Lasse Heikkinen begins the tour of the safety training park by asking the group from TetraPak: Which risks do you face in your work? How can you avoid them? Have you had any training? The conversation gets going and is linked to different stations in the park, which detail real past events to demonstrate both accident risks and how to avoid them.

“A lot of what we see in the park makes us think about things which we should talk about, even if the situations are not directly representative of our workplace. The car wreck for instance, that brings out emotions. There is often a lot of traffic near the factories that we visit, so all the stations we study in this park are relevant in some way or other,” says Veikko Pullinen. 

The tour of the park also provides him and his colleagues with ideas for situations that can be discussed during the next service technician meeting, which TetraPak holds two times a year. 

“One of the things we discuss is workplace security, and TetraPak tells us about accidents that have happened, which must not be allowed to happen again. We now have these realistic examples which we can present at the next meeting,” says Veikko Pullinen, before he and the group join Lasse Heikkinen to walk back to the meeting room.

A similar park is being constructed near Arlanda

Berndt Jonsson has also visited the Rudus safety training park. He is the regional head for the Swedish Construction Federation and the national working environment coordinator for the federation’s project “A safe workplace”. He is also the contact person for Sweden’s first safety training park near Arlanda outside of Stockholm.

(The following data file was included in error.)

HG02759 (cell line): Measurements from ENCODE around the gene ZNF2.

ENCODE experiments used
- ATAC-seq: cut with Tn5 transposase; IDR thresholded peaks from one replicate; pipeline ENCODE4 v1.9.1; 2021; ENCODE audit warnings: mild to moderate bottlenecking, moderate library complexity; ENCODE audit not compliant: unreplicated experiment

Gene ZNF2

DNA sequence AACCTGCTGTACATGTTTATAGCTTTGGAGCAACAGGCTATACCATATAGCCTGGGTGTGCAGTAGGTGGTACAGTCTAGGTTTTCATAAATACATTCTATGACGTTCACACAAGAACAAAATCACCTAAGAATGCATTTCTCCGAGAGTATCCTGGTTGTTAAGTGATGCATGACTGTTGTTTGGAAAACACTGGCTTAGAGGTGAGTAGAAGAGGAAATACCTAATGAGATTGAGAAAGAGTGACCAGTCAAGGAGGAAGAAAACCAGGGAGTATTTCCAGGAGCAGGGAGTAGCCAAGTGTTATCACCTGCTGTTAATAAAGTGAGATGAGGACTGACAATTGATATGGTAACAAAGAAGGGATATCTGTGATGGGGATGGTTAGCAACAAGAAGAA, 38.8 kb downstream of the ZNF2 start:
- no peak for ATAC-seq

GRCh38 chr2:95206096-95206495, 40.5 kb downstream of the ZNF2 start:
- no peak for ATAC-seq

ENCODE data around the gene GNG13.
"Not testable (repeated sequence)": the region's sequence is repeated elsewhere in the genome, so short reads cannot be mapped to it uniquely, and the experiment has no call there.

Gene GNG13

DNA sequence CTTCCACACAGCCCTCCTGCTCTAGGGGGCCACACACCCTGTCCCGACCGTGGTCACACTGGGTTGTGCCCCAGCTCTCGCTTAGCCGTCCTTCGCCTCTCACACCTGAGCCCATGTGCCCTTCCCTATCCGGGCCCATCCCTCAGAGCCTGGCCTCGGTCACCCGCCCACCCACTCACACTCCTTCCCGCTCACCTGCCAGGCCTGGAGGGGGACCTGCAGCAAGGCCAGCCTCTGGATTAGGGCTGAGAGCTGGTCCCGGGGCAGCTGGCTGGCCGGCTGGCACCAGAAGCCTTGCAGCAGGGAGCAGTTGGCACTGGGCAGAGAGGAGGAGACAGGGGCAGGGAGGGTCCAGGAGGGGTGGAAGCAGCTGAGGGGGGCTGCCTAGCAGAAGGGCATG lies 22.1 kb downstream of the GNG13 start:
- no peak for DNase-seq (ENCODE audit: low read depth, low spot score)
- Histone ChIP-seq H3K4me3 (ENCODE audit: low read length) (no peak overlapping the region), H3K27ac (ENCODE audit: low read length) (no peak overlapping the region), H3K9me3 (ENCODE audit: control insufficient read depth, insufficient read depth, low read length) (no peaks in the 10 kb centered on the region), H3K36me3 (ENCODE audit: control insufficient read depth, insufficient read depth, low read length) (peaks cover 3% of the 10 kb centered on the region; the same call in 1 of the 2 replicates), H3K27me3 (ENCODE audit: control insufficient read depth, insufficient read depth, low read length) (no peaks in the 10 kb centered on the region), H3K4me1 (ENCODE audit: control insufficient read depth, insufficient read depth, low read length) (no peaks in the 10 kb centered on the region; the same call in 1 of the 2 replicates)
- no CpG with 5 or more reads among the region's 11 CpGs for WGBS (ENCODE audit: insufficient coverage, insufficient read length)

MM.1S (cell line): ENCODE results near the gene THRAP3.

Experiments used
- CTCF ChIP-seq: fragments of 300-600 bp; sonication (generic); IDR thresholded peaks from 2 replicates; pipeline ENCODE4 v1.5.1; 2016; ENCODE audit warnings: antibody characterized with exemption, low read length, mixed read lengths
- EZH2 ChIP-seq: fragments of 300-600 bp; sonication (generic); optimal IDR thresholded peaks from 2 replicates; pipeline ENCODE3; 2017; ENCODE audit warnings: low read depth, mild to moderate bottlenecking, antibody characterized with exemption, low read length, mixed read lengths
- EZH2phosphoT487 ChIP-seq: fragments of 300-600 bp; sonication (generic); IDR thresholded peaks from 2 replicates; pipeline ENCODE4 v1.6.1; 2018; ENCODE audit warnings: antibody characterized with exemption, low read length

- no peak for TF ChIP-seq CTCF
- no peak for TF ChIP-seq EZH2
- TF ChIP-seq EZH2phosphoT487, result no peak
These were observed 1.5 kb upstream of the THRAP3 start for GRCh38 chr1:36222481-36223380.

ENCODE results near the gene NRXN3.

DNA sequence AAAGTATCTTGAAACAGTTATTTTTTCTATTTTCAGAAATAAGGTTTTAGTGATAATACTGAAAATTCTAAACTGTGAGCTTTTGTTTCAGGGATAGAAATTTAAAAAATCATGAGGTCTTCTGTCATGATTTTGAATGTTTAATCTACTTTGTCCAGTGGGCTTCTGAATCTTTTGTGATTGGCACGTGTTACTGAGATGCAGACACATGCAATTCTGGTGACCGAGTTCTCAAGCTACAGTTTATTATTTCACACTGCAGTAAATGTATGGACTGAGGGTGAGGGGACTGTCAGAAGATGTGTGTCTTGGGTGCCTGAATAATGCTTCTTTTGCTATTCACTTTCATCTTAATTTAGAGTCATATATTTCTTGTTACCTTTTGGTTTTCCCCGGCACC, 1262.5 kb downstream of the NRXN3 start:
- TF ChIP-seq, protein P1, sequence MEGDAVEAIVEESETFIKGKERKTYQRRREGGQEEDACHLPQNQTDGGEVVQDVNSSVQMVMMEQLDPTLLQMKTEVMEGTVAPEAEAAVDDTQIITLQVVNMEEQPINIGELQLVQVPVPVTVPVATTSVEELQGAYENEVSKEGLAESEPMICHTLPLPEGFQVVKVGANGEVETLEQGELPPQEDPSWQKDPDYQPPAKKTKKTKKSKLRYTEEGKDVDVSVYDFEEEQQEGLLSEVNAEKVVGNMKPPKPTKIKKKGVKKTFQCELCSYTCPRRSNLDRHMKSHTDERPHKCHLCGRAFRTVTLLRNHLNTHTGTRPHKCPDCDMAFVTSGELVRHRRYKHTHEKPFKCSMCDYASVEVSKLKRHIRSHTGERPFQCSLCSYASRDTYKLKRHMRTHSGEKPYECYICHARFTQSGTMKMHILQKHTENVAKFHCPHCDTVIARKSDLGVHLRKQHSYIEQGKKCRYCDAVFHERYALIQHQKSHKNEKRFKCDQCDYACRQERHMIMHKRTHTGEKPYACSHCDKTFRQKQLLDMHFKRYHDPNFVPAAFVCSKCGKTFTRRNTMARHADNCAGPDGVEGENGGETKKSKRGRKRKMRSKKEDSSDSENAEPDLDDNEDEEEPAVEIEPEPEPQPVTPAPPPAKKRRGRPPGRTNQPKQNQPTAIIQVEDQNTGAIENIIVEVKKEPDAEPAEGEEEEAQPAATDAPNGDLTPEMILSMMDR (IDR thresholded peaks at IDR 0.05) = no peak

“We spent a long time figuring out what concept to go for, and looked at Rudus safety training park when we carried out our first feasibility study in 2016. Our first Swedish park is based on the Finnish model, but with a Swedish point of view,” says Berndt Jonsson.   

The organisers of that project have worked with different companies in order to identify various problem areas and to create different scenarios for how work tasks can be carried correctly or in the wrong way.

Rudus main

Falling ladders and a loader backing into a car are just a few of the hundreds of the Finnish park's risk scenarios.

Berndt Jonsson hopes the safety training park can also become a place where different occupational groups and players can meet up.

“The construction sector has been missing a common arena for a long time, so I hope the park can become a place where everyone involved in the construction process can meet – from workers to customers and clients. And also those involved in project work, who often have limited opportunities to get practical experience.”

Berndt Jonsson would really like to see the project organisational teams, and all other players who are involved, meet at an early stage of the process.

The new Swedish safety training park will be manned, just like the Finnish one. 

“We will have an executive manager at the park, and facilitators who will lead the training. Some members can bring their own instructors, but they too must follow the basic concept and keep themselves abreast of any changes,” says Berndt Jonsson.

Just like in Finland, the park’s aim is to provide insight which can improve the way people act and change attitudes both on an individual and group level in order to eliminate accidents.

“That’s why I compare this to aviation safety,” says Berndt Jonsson.